Long after the fall of the Sasanian Empire in the 7th century, this site still held significance for locals and for Iranian rulers. A painted relief was cut into the large ivān (arch) of Khosro II Parviz (r.590-627), the third and largest of the Sasanian monuments at Tāq-e Bostān, by the Qājār emperor of Persia, Fath ‘Ali Shāh (1772-1834). This addition was carved in the 1820s, at a time when seemingly there was little to celebrate for the Qājārs, who were embroiled in wars with Russia and subsequently forced to cede much of their territory. The Shāh’s relief shows him enthroned and surrounded by courtiers. While brightly coloured, it is a relatively sympathetic addition to the remaining reliefs on the arch since it is on the uppermost rear corner on a side-wall, placing the Qājār emperor in amongst the activities of the Sasanian ruler. Later in the 19th-century, the governor of Kermānshāh province commissioned a palace (demolished in 1963) immediately to the east of the Sasanian carvings, further illustrating the ongoing significance of the site to Qājār authority.
Meanwhile, the image of Mihr at Tāq-e Bostān was re-identified over the centuries as the prophet Zoroaster and in local Kurdish tradition as the legendary sculptor Farhād, who features in the 10th-century Iranian epic by Ferdowsi, Shāhnāmeh. This tale links the first and third Sasanian monuments at Tāq-e Bostān together, since Farhād was in love with the intended wife of Khosro II, Shirin. Farhād is said to have killed himself at nearby Bisitun upon hearing the false information (sent by Khosro) of Shirin’s death. Alternatively, the radiate figure has been identified as Ahura Mazda (in Middle Persian, Ohrmazd) the central divinity of Zoroastrianism who is embodied by light, or Verethragna (Vahrām) the yazata of victory, and Ādur (Ātaš) – fire.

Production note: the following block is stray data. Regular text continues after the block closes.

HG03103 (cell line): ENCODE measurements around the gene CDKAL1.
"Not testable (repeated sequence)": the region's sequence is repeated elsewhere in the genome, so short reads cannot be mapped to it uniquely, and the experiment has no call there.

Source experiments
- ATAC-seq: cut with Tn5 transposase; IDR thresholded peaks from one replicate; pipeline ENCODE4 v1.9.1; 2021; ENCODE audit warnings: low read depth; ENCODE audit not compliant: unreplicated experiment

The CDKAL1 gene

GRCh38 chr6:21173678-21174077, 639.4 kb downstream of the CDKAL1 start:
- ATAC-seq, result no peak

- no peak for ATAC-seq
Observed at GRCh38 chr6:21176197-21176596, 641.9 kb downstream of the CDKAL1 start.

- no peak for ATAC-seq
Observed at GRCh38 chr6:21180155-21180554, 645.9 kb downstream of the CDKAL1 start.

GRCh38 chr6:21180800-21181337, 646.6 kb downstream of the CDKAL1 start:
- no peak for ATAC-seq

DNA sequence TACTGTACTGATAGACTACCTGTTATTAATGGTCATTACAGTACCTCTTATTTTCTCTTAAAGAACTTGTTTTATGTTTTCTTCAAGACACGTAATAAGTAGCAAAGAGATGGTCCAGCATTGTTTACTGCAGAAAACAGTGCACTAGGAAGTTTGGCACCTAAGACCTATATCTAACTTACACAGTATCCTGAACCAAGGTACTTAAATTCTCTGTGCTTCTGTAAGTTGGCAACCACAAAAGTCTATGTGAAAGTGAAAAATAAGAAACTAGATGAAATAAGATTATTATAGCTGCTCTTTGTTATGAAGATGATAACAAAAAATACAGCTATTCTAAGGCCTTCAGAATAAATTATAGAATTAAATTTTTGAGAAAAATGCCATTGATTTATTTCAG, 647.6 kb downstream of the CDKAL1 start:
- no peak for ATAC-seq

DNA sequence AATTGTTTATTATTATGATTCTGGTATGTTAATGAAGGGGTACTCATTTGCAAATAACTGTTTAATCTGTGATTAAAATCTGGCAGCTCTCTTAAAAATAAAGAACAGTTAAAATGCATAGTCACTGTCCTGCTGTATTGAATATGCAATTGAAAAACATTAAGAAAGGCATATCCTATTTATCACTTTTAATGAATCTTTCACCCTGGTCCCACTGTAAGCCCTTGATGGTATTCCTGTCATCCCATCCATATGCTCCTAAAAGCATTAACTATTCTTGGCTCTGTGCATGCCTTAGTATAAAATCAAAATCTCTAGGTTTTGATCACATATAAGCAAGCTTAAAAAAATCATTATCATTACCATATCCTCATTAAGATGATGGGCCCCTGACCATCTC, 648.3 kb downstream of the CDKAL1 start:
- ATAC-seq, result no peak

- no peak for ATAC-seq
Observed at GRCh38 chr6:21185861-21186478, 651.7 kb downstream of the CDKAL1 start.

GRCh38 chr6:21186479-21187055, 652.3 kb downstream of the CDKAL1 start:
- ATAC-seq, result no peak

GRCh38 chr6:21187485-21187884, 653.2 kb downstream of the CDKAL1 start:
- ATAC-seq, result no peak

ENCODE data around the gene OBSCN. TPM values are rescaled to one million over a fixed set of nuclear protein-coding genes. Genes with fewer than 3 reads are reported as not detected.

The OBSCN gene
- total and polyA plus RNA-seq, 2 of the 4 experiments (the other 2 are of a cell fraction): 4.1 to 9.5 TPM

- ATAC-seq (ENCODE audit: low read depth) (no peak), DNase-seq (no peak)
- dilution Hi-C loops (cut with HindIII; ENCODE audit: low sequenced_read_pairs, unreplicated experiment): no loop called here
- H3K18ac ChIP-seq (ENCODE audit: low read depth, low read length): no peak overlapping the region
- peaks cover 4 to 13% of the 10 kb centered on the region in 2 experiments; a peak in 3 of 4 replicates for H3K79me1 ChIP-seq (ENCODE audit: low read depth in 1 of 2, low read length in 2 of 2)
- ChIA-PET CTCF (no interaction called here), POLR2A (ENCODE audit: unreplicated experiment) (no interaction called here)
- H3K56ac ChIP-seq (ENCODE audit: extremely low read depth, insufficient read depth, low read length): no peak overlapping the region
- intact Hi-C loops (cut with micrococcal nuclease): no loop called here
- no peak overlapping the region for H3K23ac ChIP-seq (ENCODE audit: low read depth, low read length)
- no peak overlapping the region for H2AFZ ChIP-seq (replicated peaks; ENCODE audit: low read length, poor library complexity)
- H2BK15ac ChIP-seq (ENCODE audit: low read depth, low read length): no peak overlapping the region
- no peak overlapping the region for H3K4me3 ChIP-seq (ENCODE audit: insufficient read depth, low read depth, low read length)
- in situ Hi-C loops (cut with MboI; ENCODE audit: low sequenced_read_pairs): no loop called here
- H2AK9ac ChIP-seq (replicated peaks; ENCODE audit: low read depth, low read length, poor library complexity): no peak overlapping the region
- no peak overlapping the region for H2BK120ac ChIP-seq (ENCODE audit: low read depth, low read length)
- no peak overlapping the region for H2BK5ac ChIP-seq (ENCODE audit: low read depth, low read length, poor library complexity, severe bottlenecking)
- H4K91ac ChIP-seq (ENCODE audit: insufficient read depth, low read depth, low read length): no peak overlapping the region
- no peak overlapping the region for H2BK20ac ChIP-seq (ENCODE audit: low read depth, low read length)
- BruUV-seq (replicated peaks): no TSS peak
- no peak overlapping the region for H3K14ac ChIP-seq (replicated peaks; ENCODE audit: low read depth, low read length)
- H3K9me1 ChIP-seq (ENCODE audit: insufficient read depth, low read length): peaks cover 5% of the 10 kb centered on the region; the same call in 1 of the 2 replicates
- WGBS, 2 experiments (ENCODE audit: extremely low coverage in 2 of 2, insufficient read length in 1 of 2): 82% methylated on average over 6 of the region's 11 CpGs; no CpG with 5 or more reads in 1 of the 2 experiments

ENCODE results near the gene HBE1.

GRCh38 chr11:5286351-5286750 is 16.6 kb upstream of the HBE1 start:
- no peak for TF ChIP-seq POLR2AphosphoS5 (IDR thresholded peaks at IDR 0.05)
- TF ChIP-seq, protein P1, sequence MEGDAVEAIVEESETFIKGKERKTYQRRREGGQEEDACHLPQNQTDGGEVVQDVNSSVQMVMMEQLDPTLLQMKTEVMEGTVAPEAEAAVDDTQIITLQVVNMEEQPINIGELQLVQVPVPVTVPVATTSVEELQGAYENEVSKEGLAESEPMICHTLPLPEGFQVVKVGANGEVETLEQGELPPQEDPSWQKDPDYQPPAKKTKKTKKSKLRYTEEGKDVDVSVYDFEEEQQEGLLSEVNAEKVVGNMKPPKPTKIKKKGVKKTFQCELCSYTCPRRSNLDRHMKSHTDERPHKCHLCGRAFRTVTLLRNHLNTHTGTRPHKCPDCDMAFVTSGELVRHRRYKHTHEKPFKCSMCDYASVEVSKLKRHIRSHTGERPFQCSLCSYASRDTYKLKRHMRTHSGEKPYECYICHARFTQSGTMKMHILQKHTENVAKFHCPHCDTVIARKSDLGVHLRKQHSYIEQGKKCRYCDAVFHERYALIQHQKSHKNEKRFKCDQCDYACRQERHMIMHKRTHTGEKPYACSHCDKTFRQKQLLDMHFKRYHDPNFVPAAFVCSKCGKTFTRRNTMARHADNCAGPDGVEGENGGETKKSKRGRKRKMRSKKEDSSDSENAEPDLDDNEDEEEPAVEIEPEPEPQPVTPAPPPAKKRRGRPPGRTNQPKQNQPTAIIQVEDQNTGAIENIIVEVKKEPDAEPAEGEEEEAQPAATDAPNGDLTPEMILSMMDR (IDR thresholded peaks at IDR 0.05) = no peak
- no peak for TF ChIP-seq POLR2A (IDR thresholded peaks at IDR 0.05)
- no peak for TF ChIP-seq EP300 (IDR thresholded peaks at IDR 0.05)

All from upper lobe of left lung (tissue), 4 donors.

The identification of this depiction of Mithra with Zoroaster became so strong that it is this Sasanian image that was the basis for modern representations of the prophet worldwide. In the nearby city of Kermānshāh, is a tekiye (a Shi’a sacred place to commemorate the death of Imām Husayn at the Battle of Karbala in AD 680 – see Fuschia Hart’s blog post) built in 1897 and extensively renovated in 1912. On the high walls of the pristine courtyard, hundreds of glazed tiles bring together images of Achaemenid, Parthian and Sasanian kings from ancient rock reliefs, to sit alongside images of more modern Persian rulers – of Safavids and Qājārs – as well as mythical Iranian heroes such as Rostam, who features prominently in the Shāhnāmeh. One of the figures is labelled Zardosht (Zoroaster)…
We can also see imaginative visual references to the Sasanian reliefs at Tāq-e Bostān continuing in more recent building works nearby…
Author: Rachel Wood
All images ⓒ R. Wood 2017